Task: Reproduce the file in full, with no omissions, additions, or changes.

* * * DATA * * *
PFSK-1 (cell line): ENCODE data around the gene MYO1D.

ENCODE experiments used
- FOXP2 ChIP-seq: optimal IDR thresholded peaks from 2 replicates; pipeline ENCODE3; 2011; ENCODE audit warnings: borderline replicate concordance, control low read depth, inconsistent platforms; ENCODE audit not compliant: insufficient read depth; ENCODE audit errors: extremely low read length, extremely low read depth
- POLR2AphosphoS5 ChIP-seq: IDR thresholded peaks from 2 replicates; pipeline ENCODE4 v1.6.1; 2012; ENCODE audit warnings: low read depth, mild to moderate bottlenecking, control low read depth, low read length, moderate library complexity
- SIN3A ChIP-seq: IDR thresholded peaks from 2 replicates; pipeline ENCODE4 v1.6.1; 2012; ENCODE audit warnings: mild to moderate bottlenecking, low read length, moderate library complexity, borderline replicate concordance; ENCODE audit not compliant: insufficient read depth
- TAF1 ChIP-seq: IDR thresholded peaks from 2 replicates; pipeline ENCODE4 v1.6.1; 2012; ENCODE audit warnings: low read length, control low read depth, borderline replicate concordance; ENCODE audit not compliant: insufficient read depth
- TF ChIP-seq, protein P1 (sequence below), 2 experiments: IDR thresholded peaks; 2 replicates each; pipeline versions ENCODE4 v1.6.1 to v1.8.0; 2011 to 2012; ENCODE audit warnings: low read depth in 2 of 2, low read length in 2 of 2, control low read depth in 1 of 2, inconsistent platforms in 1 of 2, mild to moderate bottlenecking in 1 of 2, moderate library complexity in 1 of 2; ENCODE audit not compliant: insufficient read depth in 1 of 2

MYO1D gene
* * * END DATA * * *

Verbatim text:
PFSK-1 (cell line): ENCODE data around the gene MYO1D.

ENCODE experiments used
- FOXP2 ChIP-seq: optimal IDR thresholded peaks from 2 replicates; pipeline ENCODE3; 2011; ENCODE audit warnings: borderline replicate concordance, control low read depth, inconsistent platforms; ENCODE audit not compliant: insufficient read depth; ENCODE audit errors: extremely low read length, extremely low read depth
- POLR2AphosphoS5 ChIP-seq: IDR thresholded peaks from 2 replicates; pipeline ENCODE4 v1.6.1; 2012; ENCODE audit warnings: low read depth, mild to moderate bottlenecking, control low read depth, low read length, moderate library complexity
- SIN3A ChIP-seq: IDR thresholded peaks from 2 replicates; pipeline ENCODE4 v1.6.1; 2012; ENCODE audit warnings: mild to moderate bottlenecking, low read length, moderate library complexity, borderline replicate concordance; ENCODE audit not compliant: insufficient read depth
- TAF1 ChIP-seq: IDR thresholded peaks from 2 replicates; pipeline ENCODE4 v1.6.1; 2012; ENCODE audit warnings: low read length, control low read depth, borderline replicate concordance; ENCODE audit not compliant: insufficient read depth
- TF ChIP-seq, protein P1 (sequence below), 2 experiments: IDR thresholded peaks; 2 replicates each; pipeline versions ENCODE4 v1.6.1 to v1.8.0; 2011 to 2012; ENCODE audit warnings: low read depth in 2 of 2, low read length in 2 of 2, control low read depth in 1 of 2, inconsistent platforms in 1 of 2, mild to moderate bottlenecking in 1 of 2, moderate library complexity in 1 of 2; ENCODE audit not compliant: insufficient read depth in 1 of 2

MYO1D gene